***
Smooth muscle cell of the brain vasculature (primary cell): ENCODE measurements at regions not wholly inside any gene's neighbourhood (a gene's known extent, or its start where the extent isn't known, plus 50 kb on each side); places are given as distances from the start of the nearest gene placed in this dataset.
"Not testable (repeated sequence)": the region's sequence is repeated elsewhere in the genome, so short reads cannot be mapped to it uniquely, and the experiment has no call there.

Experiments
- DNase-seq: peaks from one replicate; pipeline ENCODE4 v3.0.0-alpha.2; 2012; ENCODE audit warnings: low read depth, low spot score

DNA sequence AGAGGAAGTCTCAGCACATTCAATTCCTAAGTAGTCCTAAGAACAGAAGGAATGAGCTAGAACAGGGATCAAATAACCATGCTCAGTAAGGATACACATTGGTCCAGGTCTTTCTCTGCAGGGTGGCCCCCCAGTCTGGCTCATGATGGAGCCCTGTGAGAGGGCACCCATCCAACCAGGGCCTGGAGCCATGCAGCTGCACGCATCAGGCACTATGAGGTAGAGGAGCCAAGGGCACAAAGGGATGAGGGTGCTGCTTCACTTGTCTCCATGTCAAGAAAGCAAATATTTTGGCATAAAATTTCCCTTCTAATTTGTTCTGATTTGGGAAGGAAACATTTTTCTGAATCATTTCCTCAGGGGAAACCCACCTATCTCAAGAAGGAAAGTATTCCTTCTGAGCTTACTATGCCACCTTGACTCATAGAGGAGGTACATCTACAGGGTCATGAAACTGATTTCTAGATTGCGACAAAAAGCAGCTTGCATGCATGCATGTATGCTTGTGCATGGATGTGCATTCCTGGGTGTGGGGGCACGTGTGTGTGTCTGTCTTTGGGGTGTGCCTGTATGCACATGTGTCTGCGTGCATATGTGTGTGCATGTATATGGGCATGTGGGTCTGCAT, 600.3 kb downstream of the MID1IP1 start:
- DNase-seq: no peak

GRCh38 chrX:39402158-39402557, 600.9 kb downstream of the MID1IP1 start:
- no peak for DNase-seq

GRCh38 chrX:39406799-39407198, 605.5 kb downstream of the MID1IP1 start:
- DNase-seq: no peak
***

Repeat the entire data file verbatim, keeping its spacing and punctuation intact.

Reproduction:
Smooth muscle cell of the brain vasculature (primary cell): ENCODE measurements at regions not wholly inside any gene's neighbourhood (a gene's known extent, or its start where the extent isn't known, plus 50 kb on each side); places are given as distances from the start of the nearest gene placed in this dataset.
"Not testable (repeated sequence)": the region's sequence is repeated elsewhere in the genome, so short reads cannot be mapped to it uniquely, and the experiment has no call there.

Experiments
- DNase-seq: peaks from one replicate; pipeline ENCODE4 v3.0.0-alpha.2; 2012; ENCODE audit warnings: low read depth, low spot score

DNA sequence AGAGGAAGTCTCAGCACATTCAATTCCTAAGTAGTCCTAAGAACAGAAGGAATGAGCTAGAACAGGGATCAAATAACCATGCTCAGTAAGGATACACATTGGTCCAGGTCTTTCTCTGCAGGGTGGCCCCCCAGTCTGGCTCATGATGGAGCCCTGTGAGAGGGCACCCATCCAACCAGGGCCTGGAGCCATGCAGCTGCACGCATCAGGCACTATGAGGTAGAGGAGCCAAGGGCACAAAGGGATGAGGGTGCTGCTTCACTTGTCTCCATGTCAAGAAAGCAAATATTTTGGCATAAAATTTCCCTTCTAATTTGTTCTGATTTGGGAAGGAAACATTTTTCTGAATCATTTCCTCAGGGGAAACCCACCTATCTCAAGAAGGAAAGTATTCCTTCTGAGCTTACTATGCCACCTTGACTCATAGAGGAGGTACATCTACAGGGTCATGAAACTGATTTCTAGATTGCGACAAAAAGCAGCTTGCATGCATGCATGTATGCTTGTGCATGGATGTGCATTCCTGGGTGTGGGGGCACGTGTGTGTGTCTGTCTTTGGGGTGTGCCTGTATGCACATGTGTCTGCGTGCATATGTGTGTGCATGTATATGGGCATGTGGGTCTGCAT, 600.3 kb downstream of the MID1IP1 start:
- DNase-seq: no peak

GRCh38 chrX:39402158-39402557, 600.9 kb downstream of the MID1IP1 start:
- no peak for DNase-seq

GRCh38 chrX:39406799-39407198, 605.5 kb downstream of the MID1IP1 start:
- DNase-seq: no peak